Thursday, May 28, 2020

Uber plans off another 3,000 workers, just reported CEO was paid a total of $42.4 million in cash and stock in 2019

Uber is laying off another 3,000 employees and is also closing 45 offices worldwide.

What’s happening: Rides have been hit hard amid the Wuhan virus. More specifically, rides are down about 80%, according to the company.

Even though rides are down, Uber Eats delivery business is ‘poppin’: In Q1, Uber Eats experienced major growth with gross bookings of $4.68 billion, up 52% from that same quarter one year ago.

These layoffs come just weeks after Uber laid off 3,700 employees in order to save about $1 billion in costs. Since the pandemic hit, Uber has laid off about 25% of its workforce.

As part of the layoffs, Uber is expected to pay up to $145 million to employees via severance and other benefits, and up to $80 million in order to shut down offices.

Uber said it will save over $1 Billion in costs with the layoffs and office downsizing.

CEO Dara Khosrowshahi wrote in an email to employees today: “I knew that I had to make a hard decision, not because we are a public company, or to protect or stock price, or to please our Board or investors.”

5 days ago, it was just revealed Uber CEO Dara Khosrowshahi was paid a total of $42.4 million in cash and stock in 2019.

In a move to show his commitment to the company-wide cost reduction, Khosrowshahi said he would waive his salary for the rest of 2020.

But…His salary comprises only a tiny portion of Khosrowshahi’s total compensation. Uber pays Khosrowshahi an annual base salary of $1 million, which is fairly within the range of what CEOs of comparable tech companies are paid. But last year, he received a total pay package worth $42.4 million, comprising of that $1 million in base salary, $2 million in bonus, $37.4 million in equity award, and $2 million in reimbursement for work-related expenses.

Don’t forget about the Uber’s other executives: In 2019, Uber paid its seven top executives a total of $11.4 million in salary and cash bonus, plus $71 million worth of equity awards, according to regulatory filings.

Munch More

House Speaker Nancy Pelosi unveiled a more than $3 trillion coronavirus aid package Tuesday, providing nearly $1 trillion in aid for states, cities, and local governments, aid to essential workers, and a new round of cash payments to individuals.

The proposal details are:

  1. Fresh round of $1,200 direct cash aid to individuals, increased to up to $6,000 per household.
  2. $175 billion housing assistance fund to help pay rents and mortgages.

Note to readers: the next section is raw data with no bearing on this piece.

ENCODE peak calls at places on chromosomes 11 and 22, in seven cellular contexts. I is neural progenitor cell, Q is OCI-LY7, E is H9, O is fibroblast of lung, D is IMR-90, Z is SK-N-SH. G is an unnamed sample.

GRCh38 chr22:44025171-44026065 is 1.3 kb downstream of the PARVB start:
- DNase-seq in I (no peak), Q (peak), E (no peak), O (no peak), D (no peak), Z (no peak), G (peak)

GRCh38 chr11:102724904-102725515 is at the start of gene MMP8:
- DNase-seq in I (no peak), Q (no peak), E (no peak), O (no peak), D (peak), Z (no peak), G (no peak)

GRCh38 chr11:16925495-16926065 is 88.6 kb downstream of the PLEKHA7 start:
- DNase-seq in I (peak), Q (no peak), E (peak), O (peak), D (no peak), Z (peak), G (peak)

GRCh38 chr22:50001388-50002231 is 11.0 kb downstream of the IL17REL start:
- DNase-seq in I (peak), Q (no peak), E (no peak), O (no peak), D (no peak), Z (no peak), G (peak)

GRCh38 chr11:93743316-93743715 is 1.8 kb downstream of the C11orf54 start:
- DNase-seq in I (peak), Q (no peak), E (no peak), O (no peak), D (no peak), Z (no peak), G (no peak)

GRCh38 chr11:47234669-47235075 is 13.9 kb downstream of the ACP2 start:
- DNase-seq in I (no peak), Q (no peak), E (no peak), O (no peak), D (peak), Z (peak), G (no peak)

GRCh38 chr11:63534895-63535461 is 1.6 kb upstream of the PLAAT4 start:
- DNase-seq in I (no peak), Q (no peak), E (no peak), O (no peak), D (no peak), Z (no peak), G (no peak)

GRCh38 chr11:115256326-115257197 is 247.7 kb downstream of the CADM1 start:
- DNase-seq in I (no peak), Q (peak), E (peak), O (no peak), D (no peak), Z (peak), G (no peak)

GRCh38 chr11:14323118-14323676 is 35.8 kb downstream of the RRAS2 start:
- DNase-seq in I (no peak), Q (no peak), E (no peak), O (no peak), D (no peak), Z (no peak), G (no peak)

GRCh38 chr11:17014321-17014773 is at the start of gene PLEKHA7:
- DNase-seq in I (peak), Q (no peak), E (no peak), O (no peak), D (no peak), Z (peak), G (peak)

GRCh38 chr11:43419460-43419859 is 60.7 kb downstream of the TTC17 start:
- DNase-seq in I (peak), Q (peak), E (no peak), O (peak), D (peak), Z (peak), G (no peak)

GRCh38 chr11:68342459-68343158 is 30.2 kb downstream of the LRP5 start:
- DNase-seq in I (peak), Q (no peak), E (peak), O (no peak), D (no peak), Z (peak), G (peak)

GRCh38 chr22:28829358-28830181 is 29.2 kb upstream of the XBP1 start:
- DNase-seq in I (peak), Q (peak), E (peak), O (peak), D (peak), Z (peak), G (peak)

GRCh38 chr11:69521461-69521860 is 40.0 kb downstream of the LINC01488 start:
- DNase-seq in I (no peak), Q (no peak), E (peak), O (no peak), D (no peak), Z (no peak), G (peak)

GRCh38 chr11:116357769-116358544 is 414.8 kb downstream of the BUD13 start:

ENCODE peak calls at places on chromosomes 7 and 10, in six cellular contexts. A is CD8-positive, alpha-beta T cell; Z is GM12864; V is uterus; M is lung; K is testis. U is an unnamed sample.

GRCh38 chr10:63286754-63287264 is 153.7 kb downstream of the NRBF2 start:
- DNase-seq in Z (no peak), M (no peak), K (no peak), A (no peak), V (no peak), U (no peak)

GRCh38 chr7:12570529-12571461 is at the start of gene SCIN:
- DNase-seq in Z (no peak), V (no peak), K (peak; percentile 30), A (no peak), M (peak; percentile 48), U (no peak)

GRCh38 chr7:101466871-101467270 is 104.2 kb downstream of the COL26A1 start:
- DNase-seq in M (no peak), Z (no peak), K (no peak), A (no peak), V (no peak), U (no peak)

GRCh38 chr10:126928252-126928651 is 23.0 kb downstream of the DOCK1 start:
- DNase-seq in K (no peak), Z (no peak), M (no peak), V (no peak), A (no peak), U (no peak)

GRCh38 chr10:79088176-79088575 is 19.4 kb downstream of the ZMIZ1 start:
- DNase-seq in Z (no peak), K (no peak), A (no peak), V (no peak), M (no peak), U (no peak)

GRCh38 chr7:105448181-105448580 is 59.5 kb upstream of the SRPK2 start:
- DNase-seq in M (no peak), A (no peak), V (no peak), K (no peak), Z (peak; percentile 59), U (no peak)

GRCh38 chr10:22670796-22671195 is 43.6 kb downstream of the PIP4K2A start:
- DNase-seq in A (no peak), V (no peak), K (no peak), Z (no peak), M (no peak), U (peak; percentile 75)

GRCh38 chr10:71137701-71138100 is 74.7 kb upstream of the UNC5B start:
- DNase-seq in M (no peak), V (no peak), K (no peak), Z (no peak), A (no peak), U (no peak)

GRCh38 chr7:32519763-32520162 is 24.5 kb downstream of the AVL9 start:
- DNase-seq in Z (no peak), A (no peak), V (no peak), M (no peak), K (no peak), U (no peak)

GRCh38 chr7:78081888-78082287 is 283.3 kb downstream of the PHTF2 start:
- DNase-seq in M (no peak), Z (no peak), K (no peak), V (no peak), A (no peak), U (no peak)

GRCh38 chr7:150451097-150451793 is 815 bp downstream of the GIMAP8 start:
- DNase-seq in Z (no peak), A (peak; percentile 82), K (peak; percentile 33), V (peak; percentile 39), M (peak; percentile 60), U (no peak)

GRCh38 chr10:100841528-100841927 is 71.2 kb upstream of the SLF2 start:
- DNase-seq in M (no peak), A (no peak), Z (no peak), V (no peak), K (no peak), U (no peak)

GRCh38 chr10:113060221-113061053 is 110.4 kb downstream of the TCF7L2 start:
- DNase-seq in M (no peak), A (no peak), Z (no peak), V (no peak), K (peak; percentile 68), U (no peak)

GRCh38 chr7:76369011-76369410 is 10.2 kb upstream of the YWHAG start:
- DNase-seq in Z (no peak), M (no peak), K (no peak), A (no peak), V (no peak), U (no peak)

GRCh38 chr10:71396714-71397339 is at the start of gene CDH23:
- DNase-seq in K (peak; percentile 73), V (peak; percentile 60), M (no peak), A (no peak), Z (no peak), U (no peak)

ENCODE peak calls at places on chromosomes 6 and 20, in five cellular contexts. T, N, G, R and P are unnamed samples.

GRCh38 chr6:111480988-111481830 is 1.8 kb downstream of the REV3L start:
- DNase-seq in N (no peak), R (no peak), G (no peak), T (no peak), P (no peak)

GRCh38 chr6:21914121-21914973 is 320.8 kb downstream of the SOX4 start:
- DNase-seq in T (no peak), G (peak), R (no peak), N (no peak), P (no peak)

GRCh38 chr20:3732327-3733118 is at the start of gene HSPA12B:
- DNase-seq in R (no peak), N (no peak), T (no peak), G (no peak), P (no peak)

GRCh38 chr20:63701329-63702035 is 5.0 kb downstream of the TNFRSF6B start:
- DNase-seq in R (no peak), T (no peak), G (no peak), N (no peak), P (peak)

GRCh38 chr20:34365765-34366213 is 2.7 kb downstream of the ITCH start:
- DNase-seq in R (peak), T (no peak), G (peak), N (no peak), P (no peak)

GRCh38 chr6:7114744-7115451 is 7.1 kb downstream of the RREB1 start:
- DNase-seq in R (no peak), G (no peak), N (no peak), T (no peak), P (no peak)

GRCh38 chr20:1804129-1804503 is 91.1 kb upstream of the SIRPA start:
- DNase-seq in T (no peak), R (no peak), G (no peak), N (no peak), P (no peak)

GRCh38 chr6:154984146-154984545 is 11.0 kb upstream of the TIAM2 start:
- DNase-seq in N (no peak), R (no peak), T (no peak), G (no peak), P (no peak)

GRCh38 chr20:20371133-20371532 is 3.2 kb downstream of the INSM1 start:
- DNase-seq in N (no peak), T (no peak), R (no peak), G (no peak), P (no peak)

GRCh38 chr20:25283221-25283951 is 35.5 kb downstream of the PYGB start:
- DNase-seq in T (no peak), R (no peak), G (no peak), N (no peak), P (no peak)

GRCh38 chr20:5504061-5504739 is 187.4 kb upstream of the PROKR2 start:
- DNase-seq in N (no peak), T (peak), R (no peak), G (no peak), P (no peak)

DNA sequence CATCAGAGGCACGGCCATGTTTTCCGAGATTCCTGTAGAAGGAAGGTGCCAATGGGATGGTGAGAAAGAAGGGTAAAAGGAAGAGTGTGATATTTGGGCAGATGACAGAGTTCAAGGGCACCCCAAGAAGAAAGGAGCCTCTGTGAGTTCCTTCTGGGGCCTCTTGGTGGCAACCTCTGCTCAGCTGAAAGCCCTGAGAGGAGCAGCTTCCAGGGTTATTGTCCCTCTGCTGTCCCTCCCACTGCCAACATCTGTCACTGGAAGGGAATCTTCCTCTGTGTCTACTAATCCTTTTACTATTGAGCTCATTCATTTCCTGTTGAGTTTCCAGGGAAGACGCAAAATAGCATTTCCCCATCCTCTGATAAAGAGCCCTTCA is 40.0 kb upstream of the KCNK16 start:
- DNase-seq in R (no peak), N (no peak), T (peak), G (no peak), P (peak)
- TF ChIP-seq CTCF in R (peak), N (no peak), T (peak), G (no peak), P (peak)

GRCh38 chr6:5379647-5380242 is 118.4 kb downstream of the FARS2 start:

3. $75 billion more for virus testing.
  4. It would continue, through January, the $600-per-week boost to unemployment benefits.
  5. It adds a 15% increase for food stamps and new help for paying employer-backed health coverage.
  6. $3.6 billion to help local officials prepare for the challenges of holding elections during the pandemic.
  7. $10 billion more for the PPP

A restaurant that opened for full service on Mother’s Day in defiance of state rules banning in-person dining was ordered closed by state health officials on Monday. Despite an order to close, Monday was another busy day for C&C Breakfast and Korean Kitchen in Castle Rock as they stayed open.

What happened: A video posted by Colorado Community Media showed people sitting at tables and waiting close together in a line at the counter while others lined up outside for a chance to get inside the eatery in Castle Rock about 30 miles south of Denver.


“F— Elon Musk,” was Democrat Assemblywoman’s Lorena Gonzalez’s response on Twitter at the news that entrepreneur Elon Musk planned to pull much of his company Tesla out of California.

What happened: Earlier Saturday, Musk wrote on Twitter that he planned to move Tesla’s headquarters and “future programs” to Texas and Nevada – adding that the company’s current facility in Fremont, Calif., in the San Francisco Bay area would remain open for some activity “dependent on how Tesla is treated in the future.”

Musk noted for his nearly 34 million Twitter followers that Tesla was “the last carmaker left in CA.” He referred to Tesla’s dispute with Alameda County, where Fremont is located, as “the final straw.”




U.S. employers cut an unprecedented 20.5 million workers in April, propelling the jobless rate to its highest since the Great Depression as the coronavirus-forced lockdown reversed a decade of labor-market gains in a single month.

What we know: U.S. employers cut 20.5 million jobs in April, a record-shattering number that pushed unemployment to 14.7 percent, the highest level since the Great Depression, evidence of the unprecedented economic catastrophe triggered by the coronavirus pandemic.


This week: 3.2 million Americans filed for unemployment last week, the US Department of Labor said on Thursday

In the last 7 weeks: Now 34 million Americans have filed for unemployment benefits.